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Setting up OIDC Provider#

KYPO CRP is from the release 23.12 deployed with Keycloak OIDC service. KYPO CRP supports with Keycloak:

Using OIDC providers directly in KYPO CRP instead of local Keycloak service is still possible, but it’s not recommended. The implementation might not be fully compatible with KYPO CRP. For the direct implementation of external service instead of local Keycloak service, continue with General Setup section.

General Setup#

Regardless of the used OIDC provider, you must register a new Client to obtain client_id.


Make sure that OIDC provider:

  • Uses JSON Web Token (JWT) access tokens. Opaque tokens are not supported by the KYPO platform.

  • Supports the user info endpoint to validate the access token and retrieve base info about a user.

Set up the following parameters with given values.

  1. Redirect URI

  2. Scopes

    • openid
    • profile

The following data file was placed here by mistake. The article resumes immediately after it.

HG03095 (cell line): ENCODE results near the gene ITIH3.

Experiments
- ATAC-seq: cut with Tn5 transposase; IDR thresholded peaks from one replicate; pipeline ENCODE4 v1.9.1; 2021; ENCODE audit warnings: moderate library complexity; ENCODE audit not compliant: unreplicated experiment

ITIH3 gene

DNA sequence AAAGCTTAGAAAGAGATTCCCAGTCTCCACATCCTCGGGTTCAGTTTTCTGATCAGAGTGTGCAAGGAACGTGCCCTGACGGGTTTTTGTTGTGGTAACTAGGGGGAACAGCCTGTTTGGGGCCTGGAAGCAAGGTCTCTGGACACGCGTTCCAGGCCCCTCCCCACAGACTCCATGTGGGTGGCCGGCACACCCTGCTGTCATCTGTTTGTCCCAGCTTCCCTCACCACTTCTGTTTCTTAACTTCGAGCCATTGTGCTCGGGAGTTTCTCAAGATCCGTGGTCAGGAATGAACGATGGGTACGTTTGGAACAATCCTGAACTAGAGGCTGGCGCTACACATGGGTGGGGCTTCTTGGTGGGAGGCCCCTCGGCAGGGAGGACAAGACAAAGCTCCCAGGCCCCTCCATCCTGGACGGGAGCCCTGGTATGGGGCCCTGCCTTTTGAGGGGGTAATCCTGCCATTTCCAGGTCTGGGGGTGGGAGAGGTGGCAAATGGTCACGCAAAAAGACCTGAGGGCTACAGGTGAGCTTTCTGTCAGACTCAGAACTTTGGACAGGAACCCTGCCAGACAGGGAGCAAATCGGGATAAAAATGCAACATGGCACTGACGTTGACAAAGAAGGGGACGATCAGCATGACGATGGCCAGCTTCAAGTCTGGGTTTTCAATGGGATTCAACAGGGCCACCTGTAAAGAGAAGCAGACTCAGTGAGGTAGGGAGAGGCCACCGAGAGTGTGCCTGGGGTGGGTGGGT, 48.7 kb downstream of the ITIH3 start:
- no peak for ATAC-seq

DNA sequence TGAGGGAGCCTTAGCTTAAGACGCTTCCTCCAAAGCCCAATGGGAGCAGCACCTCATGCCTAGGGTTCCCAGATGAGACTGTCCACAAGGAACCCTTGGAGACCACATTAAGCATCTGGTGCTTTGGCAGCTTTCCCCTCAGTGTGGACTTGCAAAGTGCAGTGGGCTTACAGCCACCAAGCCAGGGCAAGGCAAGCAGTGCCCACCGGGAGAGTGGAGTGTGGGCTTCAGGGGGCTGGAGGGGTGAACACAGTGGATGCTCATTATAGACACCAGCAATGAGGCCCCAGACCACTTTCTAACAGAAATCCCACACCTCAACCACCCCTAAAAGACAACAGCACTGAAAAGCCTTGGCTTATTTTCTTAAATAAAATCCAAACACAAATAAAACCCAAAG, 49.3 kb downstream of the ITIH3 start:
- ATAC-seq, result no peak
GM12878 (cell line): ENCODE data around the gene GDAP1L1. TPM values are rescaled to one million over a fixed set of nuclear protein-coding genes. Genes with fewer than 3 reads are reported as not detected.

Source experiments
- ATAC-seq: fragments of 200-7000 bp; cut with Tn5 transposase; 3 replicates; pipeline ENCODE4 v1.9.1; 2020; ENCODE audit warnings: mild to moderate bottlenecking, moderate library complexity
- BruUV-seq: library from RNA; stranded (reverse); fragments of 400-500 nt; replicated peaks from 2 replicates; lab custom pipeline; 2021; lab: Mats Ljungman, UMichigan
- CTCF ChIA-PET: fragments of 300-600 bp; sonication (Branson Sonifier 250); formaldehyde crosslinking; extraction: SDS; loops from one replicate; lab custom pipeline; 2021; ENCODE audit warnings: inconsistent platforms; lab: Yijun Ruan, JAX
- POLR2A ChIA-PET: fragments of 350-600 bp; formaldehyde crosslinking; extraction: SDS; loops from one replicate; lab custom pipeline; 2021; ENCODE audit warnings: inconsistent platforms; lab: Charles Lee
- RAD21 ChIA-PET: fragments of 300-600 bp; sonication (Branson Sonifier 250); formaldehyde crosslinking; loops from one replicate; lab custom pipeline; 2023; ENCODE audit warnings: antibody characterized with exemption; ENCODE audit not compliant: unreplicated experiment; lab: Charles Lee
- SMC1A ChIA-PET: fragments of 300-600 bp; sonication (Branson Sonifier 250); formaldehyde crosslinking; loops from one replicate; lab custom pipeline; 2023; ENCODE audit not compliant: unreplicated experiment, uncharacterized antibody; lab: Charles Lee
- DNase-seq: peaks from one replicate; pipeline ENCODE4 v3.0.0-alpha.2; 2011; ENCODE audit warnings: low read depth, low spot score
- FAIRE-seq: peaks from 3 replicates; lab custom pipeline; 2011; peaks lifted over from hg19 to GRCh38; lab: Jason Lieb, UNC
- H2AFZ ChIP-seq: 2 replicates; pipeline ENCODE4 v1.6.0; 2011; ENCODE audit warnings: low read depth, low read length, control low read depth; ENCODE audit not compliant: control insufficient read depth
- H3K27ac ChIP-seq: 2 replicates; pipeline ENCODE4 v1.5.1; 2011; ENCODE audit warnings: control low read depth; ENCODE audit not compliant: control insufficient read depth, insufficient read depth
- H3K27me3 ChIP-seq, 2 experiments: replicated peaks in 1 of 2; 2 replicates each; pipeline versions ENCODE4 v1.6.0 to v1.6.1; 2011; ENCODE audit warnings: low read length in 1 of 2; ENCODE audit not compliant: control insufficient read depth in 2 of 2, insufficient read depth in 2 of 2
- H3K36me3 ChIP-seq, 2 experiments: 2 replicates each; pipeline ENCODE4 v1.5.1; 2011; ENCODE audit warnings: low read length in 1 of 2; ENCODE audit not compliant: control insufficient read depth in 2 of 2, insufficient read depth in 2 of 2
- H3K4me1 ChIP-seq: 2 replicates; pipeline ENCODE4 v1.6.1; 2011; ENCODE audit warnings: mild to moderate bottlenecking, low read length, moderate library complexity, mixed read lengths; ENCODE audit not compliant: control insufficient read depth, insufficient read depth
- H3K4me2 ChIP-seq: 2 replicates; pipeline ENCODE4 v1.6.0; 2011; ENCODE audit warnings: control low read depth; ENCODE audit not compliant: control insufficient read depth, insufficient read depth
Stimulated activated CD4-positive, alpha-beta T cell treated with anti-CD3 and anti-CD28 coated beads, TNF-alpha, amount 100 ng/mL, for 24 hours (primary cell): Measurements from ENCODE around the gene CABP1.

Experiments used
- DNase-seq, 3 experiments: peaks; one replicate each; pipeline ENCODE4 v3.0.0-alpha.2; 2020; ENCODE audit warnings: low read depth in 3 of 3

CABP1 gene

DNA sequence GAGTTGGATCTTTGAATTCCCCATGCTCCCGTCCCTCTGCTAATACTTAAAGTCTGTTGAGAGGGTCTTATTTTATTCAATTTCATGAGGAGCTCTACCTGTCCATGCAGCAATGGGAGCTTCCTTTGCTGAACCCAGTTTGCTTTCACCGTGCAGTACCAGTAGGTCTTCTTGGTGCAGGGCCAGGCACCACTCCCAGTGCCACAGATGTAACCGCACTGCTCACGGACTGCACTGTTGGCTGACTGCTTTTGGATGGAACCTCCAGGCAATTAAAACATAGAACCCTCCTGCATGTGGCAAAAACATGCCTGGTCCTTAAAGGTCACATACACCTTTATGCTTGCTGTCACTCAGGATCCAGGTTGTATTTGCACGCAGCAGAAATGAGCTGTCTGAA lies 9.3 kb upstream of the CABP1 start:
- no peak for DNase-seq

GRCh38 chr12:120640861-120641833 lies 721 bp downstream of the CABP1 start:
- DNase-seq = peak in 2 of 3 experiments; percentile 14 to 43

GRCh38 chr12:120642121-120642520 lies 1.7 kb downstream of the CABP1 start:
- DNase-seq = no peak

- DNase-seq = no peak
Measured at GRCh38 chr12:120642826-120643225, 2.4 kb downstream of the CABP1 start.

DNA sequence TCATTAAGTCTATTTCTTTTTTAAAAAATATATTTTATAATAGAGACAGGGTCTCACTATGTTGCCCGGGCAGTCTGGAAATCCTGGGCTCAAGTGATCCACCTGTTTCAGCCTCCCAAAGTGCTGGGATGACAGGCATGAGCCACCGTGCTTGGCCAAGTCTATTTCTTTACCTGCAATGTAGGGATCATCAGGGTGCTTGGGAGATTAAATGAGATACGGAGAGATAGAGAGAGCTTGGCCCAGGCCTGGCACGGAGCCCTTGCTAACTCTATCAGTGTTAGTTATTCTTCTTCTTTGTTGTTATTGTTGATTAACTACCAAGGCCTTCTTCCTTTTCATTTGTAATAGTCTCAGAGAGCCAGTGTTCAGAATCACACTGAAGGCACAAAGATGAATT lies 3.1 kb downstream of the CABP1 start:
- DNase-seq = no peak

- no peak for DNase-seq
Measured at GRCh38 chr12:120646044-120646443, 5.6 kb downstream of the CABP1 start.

• email
  3. Grant Type

    • implicit
  4. Response Types

    • token
    • id_token
  5. Post-Logout Redirect


Selecting the Right Grant Types#

The selection of the right grant type is especially important for security reasons. In OpenID Connect exists 4 grant types:

  1. Authorization code grant
  2. Implicit code grant
  3. Resource owner password credentials grant
  4. Client credentials grant

Each type was predesigned for a different type of applications (web, user-agent, native), where web means web application that contains back-end, e.g., Spring MVC using JSP, user-agent represents just browser web apps as is Angular or React, and native represents desktop or mobile applications. Here:

  • Authorization code grant was mainly developed for a web application where the client_id and client_secret are safely stored in the back-end part of the application.

  • Implicit code grant was designed for user-agent applications that could not save client_secret in the code since it is directly propagated to the user in HTML. For that reason, we had used the Implicit code grant in our OIDC settings tutorial.

Currently, the best practice for security reasons in user-agent applications is to use the Authorization code grant + PKCE. This is perfectly described in the following RFC 7636.